The nights are growing chillier and the trees have lost their leaves. I can see into the woods, the tall, slender, silver trunks of birch trees, the craggy, blackened bark of old apple trees, and the few stubborn oaks who hold onto their leaves til the bitter end. The feeling is sometimes unsettling to many. Perhaps its the nakedness of the trees, or the death of summer's beauty. All the energy of the trees and plants are descending into the darkness and into their roots. And because we are intimately connected to nature, we too are pulled inward, back to the womb, back to the darkness where all life begins.
Today I'm making a cake honoring the dark goddesses. An Cailleach, Kali, Cerridwen, Isis - all the dark goddesses who, over the years, have ushered me away from the world of the patriarch and my "father's home", into the womb and into the cave of my soul reminding me of who I am. It's a journey we all must take if we're to undo the collective mindset and societal expectations that we've been born into.
The cake is going to be dark and earthy with nutty flours and grains, filled with the fruits of the earth - autumn olive berries, raspberries and hazelnuts. It's going to be drenched in honey and chocolate, the sweetness of life, and bare one single candle to symbolize the light found within the darkness.
I'm sharing this cake with friends this evening and also sharing this with the spirits of our land. Tomorrow, on All Souls Day, I'll hike up to our stone circle and leave a piece of cake on the stone altar honoring my ancestors, the ancestors of our land and the elemental beings. I'll carry a piece down the road to my friend, the white pine tree and place it among his roots.
These are the traditions, the seasonal celebrations and honoring of the earth that are as old as time. For me, honoring the seasons in this way has brought me inner peace. It's helped me to understand the seasons of my own life - changes that at one time in my life might have scared me or stressed me out, now, I experience as flow - an ending and a beginning - a death and a birth.
Whether its baking a cake or a biscuit or just lighting a single candle, I hope you can find time to pause, reflect, honor this time of year. And honor yourself for being part of the great wheel of life.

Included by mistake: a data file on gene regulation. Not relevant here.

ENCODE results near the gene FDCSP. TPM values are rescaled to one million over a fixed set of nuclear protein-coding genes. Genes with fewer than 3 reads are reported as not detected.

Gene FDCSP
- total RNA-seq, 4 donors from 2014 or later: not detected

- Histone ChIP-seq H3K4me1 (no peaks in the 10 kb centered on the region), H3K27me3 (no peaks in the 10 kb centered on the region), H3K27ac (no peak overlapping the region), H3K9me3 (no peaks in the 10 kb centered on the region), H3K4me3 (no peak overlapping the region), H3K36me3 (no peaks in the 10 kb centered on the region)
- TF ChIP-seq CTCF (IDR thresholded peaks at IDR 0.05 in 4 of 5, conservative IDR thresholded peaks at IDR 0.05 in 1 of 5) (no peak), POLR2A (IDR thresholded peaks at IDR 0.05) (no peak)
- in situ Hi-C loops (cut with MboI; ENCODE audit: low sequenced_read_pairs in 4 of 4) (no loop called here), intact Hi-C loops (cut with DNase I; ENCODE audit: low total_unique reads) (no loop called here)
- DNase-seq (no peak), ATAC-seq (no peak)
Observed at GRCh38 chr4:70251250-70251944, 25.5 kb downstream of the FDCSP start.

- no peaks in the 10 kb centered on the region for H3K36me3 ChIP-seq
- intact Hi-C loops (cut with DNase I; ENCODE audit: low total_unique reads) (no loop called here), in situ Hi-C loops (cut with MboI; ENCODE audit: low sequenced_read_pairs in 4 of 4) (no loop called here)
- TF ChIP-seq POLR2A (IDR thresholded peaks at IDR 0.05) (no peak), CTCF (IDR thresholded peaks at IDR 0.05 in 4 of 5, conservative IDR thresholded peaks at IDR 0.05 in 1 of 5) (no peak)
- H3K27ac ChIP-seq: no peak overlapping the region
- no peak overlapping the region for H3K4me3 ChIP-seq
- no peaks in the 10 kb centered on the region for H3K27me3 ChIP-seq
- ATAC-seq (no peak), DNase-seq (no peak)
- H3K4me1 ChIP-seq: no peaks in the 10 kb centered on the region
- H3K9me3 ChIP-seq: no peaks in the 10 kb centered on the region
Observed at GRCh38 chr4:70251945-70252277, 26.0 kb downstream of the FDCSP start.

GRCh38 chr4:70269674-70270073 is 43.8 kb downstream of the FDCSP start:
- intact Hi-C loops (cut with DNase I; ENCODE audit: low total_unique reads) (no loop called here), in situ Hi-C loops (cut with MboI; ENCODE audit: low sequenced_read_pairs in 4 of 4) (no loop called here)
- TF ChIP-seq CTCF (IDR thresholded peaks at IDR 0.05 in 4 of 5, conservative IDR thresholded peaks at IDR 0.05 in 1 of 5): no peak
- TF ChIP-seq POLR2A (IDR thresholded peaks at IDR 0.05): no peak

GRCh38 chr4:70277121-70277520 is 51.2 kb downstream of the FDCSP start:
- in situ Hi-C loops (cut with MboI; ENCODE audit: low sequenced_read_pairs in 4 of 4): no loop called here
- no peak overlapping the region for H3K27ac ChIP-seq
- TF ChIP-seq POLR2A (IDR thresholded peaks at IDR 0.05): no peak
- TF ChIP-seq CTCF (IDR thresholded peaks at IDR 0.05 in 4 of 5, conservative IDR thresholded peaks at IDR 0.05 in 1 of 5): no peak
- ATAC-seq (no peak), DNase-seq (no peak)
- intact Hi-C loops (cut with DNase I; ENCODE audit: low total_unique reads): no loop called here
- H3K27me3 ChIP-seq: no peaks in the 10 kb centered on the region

Blessings on your journey! (see cake recipe below)
This is a recipe from a wonderful website called Gather Victoria (https://gathervictoria.com)
I've substituted some of the ingredients with fruits and nuts we have on our land this fall.
2 & 1/2 cups of flour (spelt, oat, rye or wholewheat)
1 tsp baking soda
1 tsp baking powder
pinch of salt
1/2 cup of honey (little extra for drizzling)
1/2 cup roasted hazelnuts (roughly chopped)
1/2 cup chopped crabapple (or grated apple)
1/4 cup golden currants
1/4 cup of barberries or cranberries (lightly chopped)
1/4 cup of melted butter (or oil)
3 tablespoons dark cocoa
2 tablespoons of poppyseeds
a couple of teaspoons of your favourite spice (cinnamon, allspice, ginger etc. it’s up to you)
1/2 cup grated dark chocolate (or chocolate chips)
4 tablespoons of brandy (or your favourite spirits)
Combine flour and honey in a large bowl, mix well.
Adds eggs and combine.
Blend the rest of the ingredients into the batter and mix (you may need to use your hands) making sure it is well-blended.
Shape your dough into a “mound-like” form. If too wet add more flour until it holds its shape, if too dry add another splash of brandy!
Transfer your cake-mound onto a greased baking pan (or you can use a bundt pan)
Bake in a preheated oven at 325F for approximately 45 – 50 minutes. It could take shorter or longer depending on your ingredients, so test with a toothpick.
Serve with a drizzle of melted chocolate or dust w/icing sugar – or both!